Sunderland 'Til I Die Review: Heartbreak, Heroes, Villains & All The Very Best Bits

"Okay guys, I know we humiliated ourselves on a global scale with Sunderland 'Til I Die season 1, but I've got a really good feeling about next year. It'll be a story of resolve, revenge and redemption, and the Black Cats will rise once again."

Whoever sanctioned a second crack at 'Sunderland 'Til I Die' within the club needs sacking. Whichever Netflix executive convinced them to give it the green light needs a giant raise. 

That's right, everyone. The most gripping, pulsating and inevitably heartbreaking series is back on our screens for a second season, and it didn't disappoint one bit. The six episodes follow the adventures of newly-relegated Sunderland, who are aiming for promotion back to the Championship at the first time of asking. 

Patrick Bauer

The documentary also gives an in-depth look into the lives of new owner Stewart Donald and director Charlie Methven, whose job it is to lift Sunderland back to the second tier. There are laughs, cheers and ultimately tears along the way, and you have to feel sorry for those passionate Black Cats who suffer tremendously on camera for the entertainment of others.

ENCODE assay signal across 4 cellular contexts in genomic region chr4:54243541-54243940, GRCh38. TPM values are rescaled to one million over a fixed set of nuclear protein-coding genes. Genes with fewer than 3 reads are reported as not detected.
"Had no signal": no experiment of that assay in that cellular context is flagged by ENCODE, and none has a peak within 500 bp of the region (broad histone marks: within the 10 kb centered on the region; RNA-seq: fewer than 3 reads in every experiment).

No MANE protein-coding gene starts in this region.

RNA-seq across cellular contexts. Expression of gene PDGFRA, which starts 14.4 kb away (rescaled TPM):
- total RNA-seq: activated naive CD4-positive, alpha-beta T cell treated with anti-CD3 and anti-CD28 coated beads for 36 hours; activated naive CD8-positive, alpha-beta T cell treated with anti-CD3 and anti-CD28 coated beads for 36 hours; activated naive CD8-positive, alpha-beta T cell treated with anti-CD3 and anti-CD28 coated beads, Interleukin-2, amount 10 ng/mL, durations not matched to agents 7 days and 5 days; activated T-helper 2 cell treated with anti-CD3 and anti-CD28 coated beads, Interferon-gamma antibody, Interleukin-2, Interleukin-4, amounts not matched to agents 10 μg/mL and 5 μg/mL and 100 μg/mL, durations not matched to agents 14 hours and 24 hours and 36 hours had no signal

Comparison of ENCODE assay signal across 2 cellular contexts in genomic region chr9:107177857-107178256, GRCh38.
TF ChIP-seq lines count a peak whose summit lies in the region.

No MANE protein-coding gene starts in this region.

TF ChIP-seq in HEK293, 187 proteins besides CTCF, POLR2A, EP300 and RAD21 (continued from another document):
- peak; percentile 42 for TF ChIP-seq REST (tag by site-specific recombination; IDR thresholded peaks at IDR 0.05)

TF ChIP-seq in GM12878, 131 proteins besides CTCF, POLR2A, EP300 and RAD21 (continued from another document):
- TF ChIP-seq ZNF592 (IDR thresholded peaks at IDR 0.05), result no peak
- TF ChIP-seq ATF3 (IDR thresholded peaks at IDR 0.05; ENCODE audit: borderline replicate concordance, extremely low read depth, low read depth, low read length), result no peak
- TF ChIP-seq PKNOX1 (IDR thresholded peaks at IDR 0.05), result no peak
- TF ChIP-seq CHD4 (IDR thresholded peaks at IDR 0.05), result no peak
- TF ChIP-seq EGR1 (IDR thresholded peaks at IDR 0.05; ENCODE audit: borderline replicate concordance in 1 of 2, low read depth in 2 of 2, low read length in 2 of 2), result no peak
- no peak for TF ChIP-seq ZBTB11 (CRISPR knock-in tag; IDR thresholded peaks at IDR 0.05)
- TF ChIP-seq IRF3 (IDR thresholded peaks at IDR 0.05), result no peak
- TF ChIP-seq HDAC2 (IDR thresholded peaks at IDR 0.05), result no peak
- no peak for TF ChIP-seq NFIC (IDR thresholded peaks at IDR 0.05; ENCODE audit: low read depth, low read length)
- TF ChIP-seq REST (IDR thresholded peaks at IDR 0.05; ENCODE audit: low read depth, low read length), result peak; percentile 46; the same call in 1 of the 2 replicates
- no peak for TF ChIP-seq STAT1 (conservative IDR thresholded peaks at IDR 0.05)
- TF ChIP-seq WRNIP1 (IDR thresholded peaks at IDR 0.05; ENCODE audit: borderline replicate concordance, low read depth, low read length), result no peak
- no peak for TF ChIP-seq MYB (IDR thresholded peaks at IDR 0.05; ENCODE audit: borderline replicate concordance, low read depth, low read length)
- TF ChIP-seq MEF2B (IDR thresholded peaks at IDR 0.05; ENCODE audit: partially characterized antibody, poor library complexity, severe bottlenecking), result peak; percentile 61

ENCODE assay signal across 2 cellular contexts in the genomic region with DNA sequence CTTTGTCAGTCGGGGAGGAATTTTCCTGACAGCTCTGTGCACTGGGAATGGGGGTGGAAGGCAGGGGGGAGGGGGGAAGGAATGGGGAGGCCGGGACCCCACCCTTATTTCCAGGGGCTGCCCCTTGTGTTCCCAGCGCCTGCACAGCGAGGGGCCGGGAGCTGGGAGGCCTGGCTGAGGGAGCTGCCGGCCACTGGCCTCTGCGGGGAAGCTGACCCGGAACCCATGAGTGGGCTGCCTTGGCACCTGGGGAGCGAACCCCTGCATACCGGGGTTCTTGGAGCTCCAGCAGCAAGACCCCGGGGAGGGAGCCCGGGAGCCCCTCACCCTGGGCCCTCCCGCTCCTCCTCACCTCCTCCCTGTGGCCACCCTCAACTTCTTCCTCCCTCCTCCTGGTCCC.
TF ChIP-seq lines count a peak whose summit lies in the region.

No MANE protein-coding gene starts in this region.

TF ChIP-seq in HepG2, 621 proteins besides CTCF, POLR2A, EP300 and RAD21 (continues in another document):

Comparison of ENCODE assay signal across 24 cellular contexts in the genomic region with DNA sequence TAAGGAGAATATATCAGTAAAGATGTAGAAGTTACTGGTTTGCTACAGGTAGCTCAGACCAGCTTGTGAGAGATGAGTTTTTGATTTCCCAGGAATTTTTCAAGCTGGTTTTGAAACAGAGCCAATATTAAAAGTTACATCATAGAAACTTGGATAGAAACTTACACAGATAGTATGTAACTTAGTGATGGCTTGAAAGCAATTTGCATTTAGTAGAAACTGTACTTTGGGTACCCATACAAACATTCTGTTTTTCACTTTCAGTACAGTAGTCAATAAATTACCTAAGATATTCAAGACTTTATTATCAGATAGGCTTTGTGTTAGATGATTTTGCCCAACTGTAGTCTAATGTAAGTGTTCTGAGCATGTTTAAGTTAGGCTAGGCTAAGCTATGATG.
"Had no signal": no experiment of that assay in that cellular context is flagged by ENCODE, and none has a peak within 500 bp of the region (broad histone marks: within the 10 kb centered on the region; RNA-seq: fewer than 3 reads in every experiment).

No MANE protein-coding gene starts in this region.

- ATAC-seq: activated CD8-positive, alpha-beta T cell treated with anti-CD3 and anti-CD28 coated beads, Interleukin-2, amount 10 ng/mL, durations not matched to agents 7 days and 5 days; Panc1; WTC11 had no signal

Unless you're a Newcastle supporter of course, then you're probably revelling in it. 

But who were the heroes of the second series? Who were the villains? And what were the standout moments of the documentary? 90min has got your back and provides you with all the answers. 


​Stewart Donald

Okay, so there may not have been a fairytale ending, and he may have made some mistakes along the way, but Stewart Donald brought passion back to Sunderland, and gave their supporters hope that they hadn't experienced in years. 

The club's owner drank beers with the fans, stood amongst the Black Cats faithful in the stands and rescued a club from financial ruin. A different outcome in the final 90 minutes of the season, and this ordinary bloke would have become a legend. Football is a cruel game. 

Aiden McGeady 

Aiden McGeady

Aiden McGeady didn't come across too well in the first season, as he spoke ill of his coaches and the club's predicament during a harrowing relegation campaign. But the winger was a changed man in season two, and he shouldered the responsibility of being the team's best attacking outlet very well. 

​A fan favourite, McGeady did everything in his power to carry Sunderland to promotion. Sadly, injury stopped him from having the effect he would have hoped to inflict on the crucial playoff final. 

Luke O'Nien

Shrewsbury Town v Sunderland - Sky Bet League One

The kind of boy who a father-in-law would welcome into his family with open arms. Luke O'Nien was a new addition to this blockbuster cast, and his chirpy, can-do attitude was a breath of fresh air to a demoralised side. 

O'Nien represents everything that Sunderland wanted to bring to their club: energy, pride, hunger and a cheeky grin. The 25-year-old spoke candidly about the highs and lows of professional football, and he got his big moments on screen with a couple of key goals. 

A heart-warming extra in this house of the living dead. 

Sophie Ashcroft